Simon Maxwell of CDKN brought the conference issues together. Climate policy would not make progress unless it was grounded in research, linked to theory, multidisciplinary to reflect the “wicked” nature of the problem, alive to the changing structure of the world economy, and connected to the intellectual trends that moved today’s politicians, the public, and other stakeholders. The conference could not find all the answers, but asking the right questions was a major advance; it should never be forgotten that even policy research had to follow the basic rules of research: generate testable propositions and, for each of them, do the work necessary to assemble the evidence and refine the hypothesis.

Looking back over the event, other participants raised issues about effective and acceptable developing country participation and agenda-setting, capturing and accelerating the signs of positive momentum in the areas of finance, clean technology and donor initiatives, how technology can be developed for all and not just for the elites, and how to educate the public, generate a social movement and allow and help individuals across the world to look beyond their personal self-interest.

What happens next

The conference proceedings are being made available on video, accessible from the CDKN and Climate Strategies websites. A summary will be presented in a UNFCCC side-event in the Bonn Negotiations in June, featuring some of the papers presented to the conference. The full presentations will be assembled in a peer-reviewed publication which will appear later in the year. And Climate Strategies will be picking the most suitable issues and ideas from among those presented to turn into substantive research projects.

The general reaction to the conference so far has been very favourable; if this continues a further conference in the run-up to the UNFCCC Paris negotiations in 2015 will be considered, perhaps in a form that allows a multidisciplinary “laboratory approach” to some of the most intractable issues.

Signed: Heleen de Coninck along with CS and CDKN teams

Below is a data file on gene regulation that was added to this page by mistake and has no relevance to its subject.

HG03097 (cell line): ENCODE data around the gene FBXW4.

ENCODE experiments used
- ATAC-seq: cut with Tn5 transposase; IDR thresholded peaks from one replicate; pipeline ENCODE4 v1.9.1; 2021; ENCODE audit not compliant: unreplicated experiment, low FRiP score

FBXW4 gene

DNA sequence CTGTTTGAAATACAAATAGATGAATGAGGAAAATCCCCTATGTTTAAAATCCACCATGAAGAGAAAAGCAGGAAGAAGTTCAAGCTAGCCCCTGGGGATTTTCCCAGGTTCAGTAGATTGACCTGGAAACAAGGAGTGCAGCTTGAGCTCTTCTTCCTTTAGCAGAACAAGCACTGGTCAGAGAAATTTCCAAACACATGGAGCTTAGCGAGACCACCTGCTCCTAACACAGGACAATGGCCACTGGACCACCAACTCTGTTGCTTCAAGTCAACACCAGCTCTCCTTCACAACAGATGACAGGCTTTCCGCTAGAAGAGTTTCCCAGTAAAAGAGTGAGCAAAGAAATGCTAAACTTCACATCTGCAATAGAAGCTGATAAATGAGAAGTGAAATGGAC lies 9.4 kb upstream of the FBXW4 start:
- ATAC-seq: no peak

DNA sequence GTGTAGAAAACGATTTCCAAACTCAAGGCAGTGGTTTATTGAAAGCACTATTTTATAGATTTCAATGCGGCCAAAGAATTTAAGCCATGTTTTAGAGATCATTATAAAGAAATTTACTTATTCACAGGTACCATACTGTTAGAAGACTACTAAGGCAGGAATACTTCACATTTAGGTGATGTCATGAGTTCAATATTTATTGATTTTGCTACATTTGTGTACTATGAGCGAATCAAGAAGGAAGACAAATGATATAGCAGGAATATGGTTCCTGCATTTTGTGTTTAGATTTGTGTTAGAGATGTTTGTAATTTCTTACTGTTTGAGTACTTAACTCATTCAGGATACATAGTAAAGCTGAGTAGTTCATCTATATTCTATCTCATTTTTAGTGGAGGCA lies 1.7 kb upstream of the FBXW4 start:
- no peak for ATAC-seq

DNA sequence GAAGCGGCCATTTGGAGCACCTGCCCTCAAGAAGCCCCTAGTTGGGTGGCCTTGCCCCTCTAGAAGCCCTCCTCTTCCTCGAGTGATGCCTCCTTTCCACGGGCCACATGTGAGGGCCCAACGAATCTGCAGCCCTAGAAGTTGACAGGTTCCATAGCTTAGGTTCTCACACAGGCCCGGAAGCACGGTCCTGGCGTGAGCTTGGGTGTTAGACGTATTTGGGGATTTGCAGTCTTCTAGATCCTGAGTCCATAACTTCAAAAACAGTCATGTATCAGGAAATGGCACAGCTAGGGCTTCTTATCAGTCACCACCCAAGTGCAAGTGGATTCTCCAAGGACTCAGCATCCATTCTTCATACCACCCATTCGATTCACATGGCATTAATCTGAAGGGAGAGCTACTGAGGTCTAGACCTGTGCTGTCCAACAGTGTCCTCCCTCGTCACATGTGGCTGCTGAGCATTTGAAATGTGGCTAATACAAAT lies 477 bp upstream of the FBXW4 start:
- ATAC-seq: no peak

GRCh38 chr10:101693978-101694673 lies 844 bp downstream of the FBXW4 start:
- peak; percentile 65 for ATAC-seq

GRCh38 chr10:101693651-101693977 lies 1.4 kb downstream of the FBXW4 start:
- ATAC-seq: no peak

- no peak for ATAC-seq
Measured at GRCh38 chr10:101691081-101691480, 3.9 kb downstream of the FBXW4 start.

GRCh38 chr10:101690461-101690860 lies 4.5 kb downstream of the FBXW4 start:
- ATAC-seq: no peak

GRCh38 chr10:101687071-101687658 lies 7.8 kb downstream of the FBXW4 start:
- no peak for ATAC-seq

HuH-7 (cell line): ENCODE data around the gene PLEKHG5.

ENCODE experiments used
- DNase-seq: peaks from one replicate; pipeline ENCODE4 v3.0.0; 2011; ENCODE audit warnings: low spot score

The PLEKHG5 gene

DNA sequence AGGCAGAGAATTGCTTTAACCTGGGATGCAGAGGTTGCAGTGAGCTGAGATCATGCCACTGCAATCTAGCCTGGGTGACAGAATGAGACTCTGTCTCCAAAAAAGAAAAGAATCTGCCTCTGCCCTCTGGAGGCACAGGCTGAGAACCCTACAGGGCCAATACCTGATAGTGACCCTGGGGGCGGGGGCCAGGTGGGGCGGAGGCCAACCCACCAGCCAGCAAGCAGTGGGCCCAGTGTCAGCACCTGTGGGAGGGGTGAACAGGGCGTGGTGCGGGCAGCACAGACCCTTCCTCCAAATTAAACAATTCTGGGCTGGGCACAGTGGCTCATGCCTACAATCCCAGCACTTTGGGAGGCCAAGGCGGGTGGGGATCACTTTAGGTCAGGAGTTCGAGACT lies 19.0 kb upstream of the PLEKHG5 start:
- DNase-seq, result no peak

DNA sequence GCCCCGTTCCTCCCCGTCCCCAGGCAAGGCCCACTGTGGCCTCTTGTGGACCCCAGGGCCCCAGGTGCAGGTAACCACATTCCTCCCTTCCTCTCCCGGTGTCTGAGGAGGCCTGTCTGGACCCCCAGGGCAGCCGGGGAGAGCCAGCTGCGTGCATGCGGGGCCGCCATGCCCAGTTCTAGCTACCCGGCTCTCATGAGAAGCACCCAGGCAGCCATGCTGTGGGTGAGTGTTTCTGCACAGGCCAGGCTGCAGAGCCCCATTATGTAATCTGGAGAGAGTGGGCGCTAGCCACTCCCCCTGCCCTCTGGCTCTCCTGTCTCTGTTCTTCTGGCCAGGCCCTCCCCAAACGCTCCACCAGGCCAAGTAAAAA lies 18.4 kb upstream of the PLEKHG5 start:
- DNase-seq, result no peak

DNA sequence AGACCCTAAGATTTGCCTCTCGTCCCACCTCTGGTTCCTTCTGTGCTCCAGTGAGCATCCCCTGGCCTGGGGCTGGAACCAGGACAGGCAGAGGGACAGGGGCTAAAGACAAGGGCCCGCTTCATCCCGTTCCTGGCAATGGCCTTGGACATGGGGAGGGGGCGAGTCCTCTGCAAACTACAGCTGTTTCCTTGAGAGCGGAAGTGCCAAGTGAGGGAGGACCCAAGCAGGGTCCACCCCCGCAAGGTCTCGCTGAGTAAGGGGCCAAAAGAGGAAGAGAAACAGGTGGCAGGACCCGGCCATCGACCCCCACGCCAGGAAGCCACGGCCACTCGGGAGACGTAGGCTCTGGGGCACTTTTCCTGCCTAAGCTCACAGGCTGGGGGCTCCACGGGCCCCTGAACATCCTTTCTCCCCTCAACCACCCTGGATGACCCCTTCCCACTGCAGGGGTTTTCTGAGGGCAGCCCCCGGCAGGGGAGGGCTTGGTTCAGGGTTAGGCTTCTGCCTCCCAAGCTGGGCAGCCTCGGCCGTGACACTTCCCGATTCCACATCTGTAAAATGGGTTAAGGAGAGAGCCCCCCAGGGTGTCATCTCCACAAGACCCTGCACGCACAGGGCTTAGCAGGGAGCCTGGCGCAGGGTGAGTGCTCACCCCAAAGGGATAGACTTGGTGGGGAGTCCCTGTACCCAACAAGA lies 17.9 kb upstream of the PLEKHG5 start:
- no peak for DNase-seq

Climate Strategies and CDKN wish to thank all presenters, chairs, respondents and participants for a though-provoking event, and express their hope that such questions, and many others, may get addressed at the Global Climate Policy Conference 2015 – which – we hope – will become an annual event. Please let us know your interest in participation by emailing: info@climatestrategies.org

Presentations as well as the video from GCPC 2014 are already available on Climate Strategies website.

Conference contributions by the speakers along with the summary of the discussions will be published in late August / early September 2014 in a professionally edited volume. Please check Climate Strategies and CDKN websites for announcement (www.climatestrategies.org and www.cdkn.org)

The UNFCCC – 20 years on

By Joanna Depledge, Cambridge

Twenty years ago today, on 21 March 1994, the United Nations Framework Convention on Climate Change came into force.   The world was, of course, very different then.  The EU had only 12 members.  The Russian Federation and Eastern Europe were in the throes of massive political and economic dislocation.  The internet was in its infancy, and unheard of throughout much of the globe.  Mobile phones were newfangled gadgets for business executives (and only made phone calls).   The idea that PV solar technology might bring telecommunications – largely through mobile phones – to vast swathes of Africa was pure fantasy.  Oil cost under $14 a barrel.  China’s impending dominance over the world economy was on the horizon, but still far out into the future.   The idea that Asian companies would end up “owning” substantial parts of Western industries would have seemed fantastical to mainstream analysts.

Climate change was just emerging as a major issue on the international stage.  Public awareness was limited, especially so outside of North-Western Europe.  National emissions data was sparse – few countries, outside the most advanced, knew much about their own emissions profile.  Carbon trading was but an eccentric idea peddled by maverick academics.  The notion of funding carbon offset projects in developing countries to gain emission credits was almost taboo (remember AIJ – Activities Implemented Jointly?).  Atmospheric CO2 concentrations had risen to around 359 ppm, but the landmark figure of 400 ppm – now inevitable within the next two years– was reassuringly distant.  Most significantly, there was still time to act, and a sense of optimism that temperatures could be stabilized at a safe level.